Let’s say you’ve been seeing a surge of tweets and motivational quotes involving Agile and Scrum as the ultimate outlook on project management. You’ve even read the manifesto and are currently wondering if your project could benefit from it, but a healthy dose of scepticism is making you hesitant to apply such drastic changes to a formula you know so well, along with its numerous flaws.
You begin to research the implementation of the Agile methodology on products and/or, for example, SaaS companies similar to your own, in hope to find out whether Scrum can be applied to it, but find contradictory personal stories that can’t seem to agree on when to use Agile project management.
Well, we’ve decided to chime in with our own take on switching to the Agile methodology, so let’s not waste time.
The only absolute is that there are no absolutes
Does agile work for all projects?
The tl;dr version is No.
No, Agile can’t be crammed into any project, or at least not successfully. Simply put, it has its pros and cons. There are simply too many factors that could work against any chosen framework, resulting in a total disaster. With that being said, it easier to list the red flags against switching rather than a checklist of prerequisites, so that’s what we’re going to do.
Your project has a high level of certainty
Agile is needed when you’re dealing with a project that has a high level of uncertainty or when you’re aiming for innovation and maximum product quality, even at the cost of predictability. You don’t require Agile if your project requires and heavily relies on predictability, pre-production or pre-planning (although there are some natural uncertainties as with every project).
For example, there are surely some areas in construction working that Agile can contribute to, but are you’re not going to decide on or modify the shape of the building halfway through, simply to pivot your product due to rising competition. Such things are decided in advance, and that’s certainly not very Agile.
You’re using it as a fad
Do not, under any circumstances succumb to implementing Agile across your company simply because it is the new shiny thing. You’re most likely to commit one of the biggest failures – extracting some parts of Agile you deem worthy and disregarding the rest as something of no importance to you. Chances are, you haven’t consulted with a trained Scrum Master, who’d kindly explain that you can’t cherry pick Agile methods that work for you, just like you can’t pick which laws to obey.
Using Agile for the sake of it will not really help your organization. In fact, it will cause more harm than good, unless you go fully invested and committed. This requires a lot of research and preparation, and chances are you’ll fail at the implementation many times before the hype is over. Implementing Agile isn’t easy, nor is it a corner-cutting silver bullet.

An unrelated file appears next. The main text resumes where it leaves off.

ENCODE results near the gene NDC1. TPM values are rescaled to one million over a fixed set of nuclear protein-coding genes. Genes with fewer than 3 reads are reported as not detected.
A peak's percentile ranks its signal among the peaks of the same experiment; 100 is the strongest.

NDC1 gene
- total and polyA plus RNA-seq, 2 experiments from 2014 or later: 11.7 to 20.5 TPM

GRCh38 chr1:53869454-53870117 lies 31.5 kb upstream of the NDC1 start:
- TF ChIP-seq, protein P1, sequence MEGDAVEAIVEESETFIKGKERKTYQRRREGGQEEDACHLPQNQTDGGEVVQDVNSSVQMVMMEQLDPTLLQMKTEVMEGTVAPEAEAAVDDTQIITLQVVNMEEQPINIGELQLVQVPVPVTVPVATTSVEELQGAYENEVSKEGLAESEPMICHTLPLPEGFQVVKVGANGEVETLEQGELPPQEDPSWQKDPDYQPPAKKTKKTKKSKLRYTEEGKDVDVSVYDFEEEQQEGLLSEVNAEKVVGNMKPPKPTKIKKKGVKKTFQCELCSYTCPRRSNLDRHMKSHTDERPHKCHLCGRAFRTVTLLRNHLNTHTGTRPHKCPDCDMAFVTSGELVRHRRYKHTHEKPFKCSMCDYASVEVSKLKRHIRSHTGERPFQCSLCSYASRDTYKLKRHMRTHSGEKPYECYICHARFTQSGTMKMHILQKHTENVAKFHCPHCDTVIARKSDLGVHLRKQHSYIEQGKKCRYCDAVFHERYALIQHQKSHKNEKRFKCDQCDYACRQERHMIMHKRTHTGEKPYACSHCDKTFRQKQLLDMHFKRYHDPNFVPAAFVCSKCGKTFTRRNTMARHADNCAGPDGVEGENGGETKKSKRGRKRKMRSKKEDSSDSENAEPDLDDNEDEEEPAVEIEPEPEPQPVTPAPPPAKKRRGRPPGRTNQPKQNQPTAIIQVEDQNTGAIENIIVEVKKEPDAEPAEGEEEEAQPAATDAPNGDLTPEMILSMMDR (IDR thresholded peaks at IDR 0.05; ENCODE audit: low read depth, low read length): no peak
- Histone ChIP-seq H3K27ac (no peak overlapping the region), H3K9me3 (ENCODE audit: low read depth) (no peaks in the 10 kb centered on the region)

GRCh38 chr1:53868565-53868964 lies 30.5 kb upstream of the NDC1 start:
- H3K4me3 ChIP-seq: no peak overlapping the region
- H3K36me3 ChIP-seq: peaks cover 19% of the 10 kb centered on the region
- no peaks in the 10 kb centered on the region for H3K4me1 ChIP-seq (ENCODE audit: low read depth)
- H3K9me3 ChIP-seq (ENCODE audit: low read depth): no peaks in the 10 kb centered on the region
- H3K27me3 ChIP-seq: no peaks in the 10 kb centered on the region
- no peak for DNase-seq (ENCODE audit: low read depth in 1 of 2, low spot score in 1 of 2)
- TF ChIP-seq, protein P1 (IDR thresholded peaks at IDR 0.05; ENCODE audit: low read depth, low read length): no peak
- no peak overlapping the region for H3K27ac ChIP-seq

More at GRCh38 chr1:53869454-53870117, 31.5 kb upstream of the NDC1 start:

The Agile method is enforced
It’s not like the entire company suddenly and simultaneously decides to switch to a vastly different framework. It’s usually spearheaded by employees or comes as a decision from the top. That’s perfectly natural, and the most natural outcome would be to survey the employees, collect their feedback and find appropriate ways to educate them on both the risks and benefits of the proposed system, while listening to their concerns and possible ideas how to tweak it for improvement.
What isn’t natural is shoving Agile down their throats as the perfect remedy that they absolutely have to believe in. Chances are, your unsatisfied colleagues won’t fully adhere to something they don’t fully believe in or haven’t been introduced to properly, and we all know that doesn’t increase productivity or motivation in any shape or form.
You can’t deliver incrementally
Everyone seems to be on-board but you run into a tiny little problem - your product cannot be delivered in increments. This means that you’re unable to create usable, testable pieces of the product after each sprint, but instead deliver the whole product at the very end. Returning to the construction analogy – you cannot use, test or upgrade parts of a building. Instead, you rely on timeboxes, with completed segments at the end of each, but that has very little to do with being Agile.
Your project is too short
Chances are, you’ve got a short project on your hands and it’s something you’ve done multiple times and are very familiar with the planning phase. You’ve also encountered various issues along the way and you either already know how to prepare for them or have eliminated them entirely. There is nothing to inspect and certainly nothing to adapt to. You’re set and ready to go!
Why use Agile then? It doesn’t suit a defined process, especially when its temporary requirements are rather short. Of course, this doesn’t mean you should get overly confident (some impediments may pop up when you least expect them), but if you truly believe you have it in the palm of your hand, don’t use Agile.
Don’t get us wrong, we are strong believers in the Agile methodology and wouldn’t change it for anything (unless something better comes along), but it’s perfectly okay not to use it either.
After all, if using Agile means shoehorning a vastly different methodology where it doesn’t belong, and forcing it upon people who don’t truly believe in it, you and your project are better of without it, as much as it hurts us to say it.
On the other hand, if you are apprehensive about using Agile for unconventional projects (such as making music), we'd also invite you to reconsider. You might just be surprised.